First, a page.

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A new feature is coming to Messenger… and it could leave you with some awkward explaining to do, Mark Zuckerberg has cautioned millions. The CEO of Meta, the newly rebranded parent company of Facebook, has warned that all users will be notified when a screenshot is taken of one of their conversations within the app.
That means anyone trying to grab a sneaky photo of a message will be instantly exposed via a notification that pops up. Showing how the update works, Zuckerberg posted images of a chat he was having with his wife Priscilla Chan.
During the conversation, Chan snaps a photo of the chat with a message then appearing on the screen which states, “Priscilla took a screenshot.”
This update will only impact text messages, photos, or videos sent while using the new disappearing mode, which lets users set a time limit on how long their messages can be read.
Speaking about the change, Zuckerberg said: “New update for end-to-end encrypted Messenger chats so you get a notification if someone screenshots a disappearing message.”
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This screenshot alert has begun rolling out in the United States, with it expected that users across the world will see the change in the coming weeks – Instagram is also thought to be getting a similar function.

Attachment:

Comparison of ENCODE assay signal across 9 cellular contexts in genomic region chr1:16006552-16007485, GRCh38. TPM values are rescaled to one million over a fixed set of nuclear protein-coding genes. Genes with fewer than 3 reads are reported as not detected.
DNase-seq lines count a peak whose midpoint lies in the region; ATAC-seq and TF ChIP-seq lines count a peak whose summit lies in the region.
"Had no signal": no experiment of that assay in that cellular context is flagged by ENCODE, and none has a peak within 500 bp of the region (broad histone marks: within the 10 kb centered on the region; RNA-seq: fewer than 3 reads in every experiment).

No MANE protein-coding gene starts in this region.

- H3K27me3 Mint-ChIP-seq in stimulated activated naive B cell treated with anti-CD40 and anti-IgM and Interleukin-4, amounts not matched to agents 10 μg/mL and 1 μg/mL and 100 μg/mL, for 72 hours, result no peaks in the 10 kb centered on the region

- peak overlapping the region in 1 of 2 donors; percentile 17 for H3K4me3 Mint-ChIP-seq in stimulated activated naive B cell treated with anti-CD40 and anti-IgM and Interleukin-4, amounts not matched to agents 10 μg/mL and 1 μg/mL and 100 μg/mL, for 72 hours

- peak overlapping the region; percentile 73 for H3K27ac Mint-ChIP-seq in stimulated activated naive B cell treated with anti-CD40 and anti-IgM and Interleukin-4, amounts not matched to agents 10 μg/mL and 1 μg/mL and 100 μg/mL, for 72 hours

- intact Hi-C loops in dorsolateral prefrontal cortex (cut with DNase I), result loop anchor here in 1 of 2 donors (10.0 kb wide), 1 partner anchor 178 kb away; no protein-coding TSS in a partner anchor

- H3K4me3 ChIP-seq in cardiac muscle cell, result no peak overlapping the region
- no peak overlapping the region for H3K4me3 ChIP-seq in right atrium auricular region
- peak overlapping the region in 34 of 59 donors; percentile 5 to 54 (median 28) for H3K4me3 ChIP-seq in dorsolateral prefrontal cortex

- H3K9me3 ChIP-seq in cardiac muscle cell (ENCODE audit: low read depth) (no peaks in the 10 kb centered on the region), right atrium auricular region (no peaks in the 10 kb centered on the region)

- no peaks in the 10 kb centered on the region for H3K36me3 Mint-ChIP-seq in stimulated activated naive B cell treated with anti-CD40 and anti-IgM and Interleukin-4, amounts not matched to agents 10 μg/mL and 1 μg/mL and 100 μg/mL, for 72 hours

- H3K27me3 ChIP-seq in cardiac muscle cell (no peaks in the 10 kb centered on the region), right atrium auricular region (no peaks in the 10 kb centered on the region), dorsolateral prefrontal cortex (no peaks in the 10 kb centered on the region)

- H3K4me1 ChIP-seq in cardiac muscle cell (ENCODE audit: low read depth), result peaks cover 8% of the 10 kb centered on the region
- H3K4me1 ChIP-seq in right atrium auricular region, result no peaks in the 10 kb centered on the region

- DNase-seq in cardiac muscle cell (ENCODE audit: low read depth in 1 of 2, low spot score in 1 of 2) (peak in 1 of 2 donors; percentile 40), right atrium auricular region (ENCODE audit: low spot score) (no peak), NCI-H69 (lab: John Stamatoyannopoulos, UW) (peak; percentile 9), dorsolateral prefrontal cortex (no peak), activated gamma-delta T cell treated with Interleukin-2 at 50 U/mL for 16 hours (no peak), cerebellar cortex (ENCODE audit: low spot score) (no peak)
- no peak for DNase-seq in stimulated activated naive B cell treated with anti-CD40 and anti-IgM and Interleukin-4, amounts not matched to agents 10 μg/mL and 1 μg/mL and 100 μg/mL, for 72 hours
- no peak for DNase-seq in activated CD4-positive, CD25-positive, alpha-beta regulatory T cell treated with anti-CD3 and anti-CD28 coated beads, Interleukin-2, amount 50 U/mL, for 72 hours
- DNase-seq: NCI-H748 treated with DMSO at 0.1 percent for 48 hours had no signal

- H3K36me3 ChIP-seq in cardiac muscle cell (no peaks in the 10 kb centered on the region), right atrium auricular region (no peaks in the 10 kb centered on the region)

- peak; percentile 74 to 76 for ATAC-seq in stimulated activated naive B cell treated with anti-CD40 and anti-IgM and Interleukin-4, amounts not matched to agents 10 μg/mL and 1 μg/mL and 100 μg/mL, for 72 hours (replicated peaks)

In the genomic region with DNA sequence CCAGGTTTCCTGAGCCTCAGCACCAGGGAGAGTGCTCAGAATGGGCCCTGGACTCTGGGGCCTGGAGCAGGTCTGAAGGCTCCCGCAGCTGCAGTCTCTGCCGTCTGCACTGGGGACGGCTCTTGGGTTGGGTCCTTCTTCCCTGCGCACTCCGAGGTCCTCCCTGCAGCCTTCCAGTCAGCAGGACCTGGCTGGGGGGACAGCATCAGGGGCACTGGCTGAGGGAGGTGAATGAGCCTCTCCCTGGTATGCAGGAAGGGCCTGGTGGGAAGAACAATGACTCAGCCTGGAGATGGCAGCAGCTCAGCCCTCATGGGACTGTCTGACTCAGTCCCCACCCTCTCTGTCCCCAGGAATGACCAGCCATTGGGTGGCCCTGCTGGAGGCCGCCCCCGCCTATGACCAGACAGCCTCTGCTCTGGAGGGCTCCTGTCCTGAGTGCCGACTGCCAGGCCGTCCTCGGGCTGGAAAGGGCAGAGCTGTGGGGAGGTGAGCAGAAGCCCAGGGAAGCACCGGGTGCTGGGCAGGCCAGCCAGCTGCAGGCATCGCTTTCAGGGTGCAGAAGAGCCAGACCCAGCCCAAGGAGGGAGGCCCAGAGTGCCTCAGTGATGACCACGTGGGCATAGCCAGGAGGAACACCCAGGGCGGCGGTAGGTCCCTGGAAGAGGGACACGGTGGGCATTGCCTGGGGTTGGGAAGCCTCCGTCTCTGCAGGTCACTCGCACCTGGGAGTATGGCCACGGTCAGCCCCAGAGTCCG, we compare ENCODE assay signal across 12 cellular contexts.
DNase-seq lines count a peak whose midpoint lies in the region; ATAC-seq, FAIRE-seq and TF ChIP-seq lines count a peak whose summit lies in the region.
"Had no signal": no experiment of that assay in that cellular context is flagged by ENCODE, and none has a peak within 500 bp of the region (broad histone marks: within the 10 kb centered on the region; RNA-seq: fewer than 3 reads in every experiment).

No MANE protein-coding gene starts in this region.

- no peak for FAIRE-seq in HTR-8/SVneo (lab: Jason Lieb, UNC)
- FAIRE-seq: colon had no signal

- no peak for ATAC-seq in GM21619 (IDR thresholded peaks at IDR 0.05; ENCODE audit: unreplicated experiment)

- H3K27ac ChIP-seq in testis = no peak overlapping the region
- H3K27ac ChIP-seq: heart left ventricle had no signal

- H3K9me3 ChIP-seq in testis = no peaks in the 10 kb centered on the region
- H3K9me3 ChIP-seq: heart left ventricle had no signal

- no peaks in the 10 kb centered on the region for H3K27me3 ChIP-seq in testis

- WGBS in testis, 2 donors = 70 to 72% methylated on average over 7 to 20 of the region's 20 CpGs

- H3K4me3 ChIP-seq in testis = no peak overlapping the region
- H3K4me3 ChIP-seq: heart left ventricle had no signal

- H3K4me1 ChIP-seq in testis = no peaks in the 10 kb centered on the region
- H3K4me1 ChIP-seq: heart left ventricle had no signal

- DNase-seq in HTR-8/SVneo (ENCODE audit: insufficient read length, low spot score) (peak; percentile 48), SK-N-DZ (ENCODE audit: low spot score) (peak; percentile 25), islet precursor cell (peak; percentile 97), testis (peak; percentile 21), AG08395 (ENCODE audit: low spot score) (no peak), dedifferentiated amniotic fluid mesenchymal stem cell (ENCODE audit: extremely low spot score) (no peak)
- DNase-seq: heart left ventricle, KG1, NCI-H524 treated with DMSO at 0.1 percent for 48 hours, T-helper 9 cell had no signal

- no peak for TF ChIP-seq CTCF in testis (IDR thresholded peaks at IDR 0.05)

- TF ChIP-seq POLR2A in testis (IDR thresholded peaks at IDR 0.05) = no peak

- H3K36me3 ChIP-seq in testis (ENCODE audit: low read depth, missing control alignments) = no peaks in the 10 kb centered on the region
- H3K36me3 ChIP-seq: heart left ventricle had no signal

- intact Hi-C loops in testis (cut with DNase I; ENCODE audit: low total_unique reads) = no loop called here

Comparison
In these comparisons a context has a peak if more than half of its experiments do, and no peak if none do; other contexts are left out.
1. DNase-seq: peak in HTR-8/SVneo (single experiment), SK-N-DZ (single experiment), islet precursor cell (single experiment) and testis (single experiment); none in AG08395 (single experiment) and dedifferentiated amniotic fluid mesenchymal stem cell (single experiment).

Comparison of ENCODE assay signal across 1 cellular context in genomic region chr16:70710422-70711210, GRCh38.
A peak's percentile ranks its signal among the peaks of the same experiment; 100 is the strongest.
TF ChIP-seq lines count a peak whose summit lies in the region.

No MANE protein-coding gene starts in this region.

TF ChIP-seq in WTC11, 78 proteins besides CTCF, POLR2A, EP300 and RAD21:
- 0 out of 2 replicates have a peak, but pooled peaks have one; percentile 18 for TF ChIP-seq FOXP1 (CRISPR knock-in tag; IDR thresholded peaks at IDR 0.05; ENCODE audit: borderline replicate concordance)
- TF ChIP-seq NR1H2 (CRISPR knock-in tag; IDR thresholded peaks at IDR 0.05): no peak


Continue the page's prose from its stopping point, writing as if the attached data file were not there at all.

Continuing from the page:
Facebook isn’t the first firm to reveal when someone has snapped a screenshot on their phone with Snapchat having offered this feature for a number of years.
It’s thought Facebook has taken the measure in response to worries over the security and safety of its users.
“It’s encouraging to see that Facebook Messenger and Instagram will be rolling out vanish mode in the near future in a move that undoubtedly aims to protect user privacy,” said River Hart, Digital Privacy Expert at ProPrivacy. “Whilst many Facebook and Instagram users implicitly trust their contacts, there is always the risk that anything you share digitally can end up circulating elsewhere on the web – and not always with your knowledge or permission – resulting in personal or professional ramifications.
“The new updates to Facebook Messenger and Instagram will allow frank conversations about unwarranted screenshots, allowing you to quiz the culprit about what they plan to do with the image. It may also prove useful in cases of abuse, harassment, or scams.”
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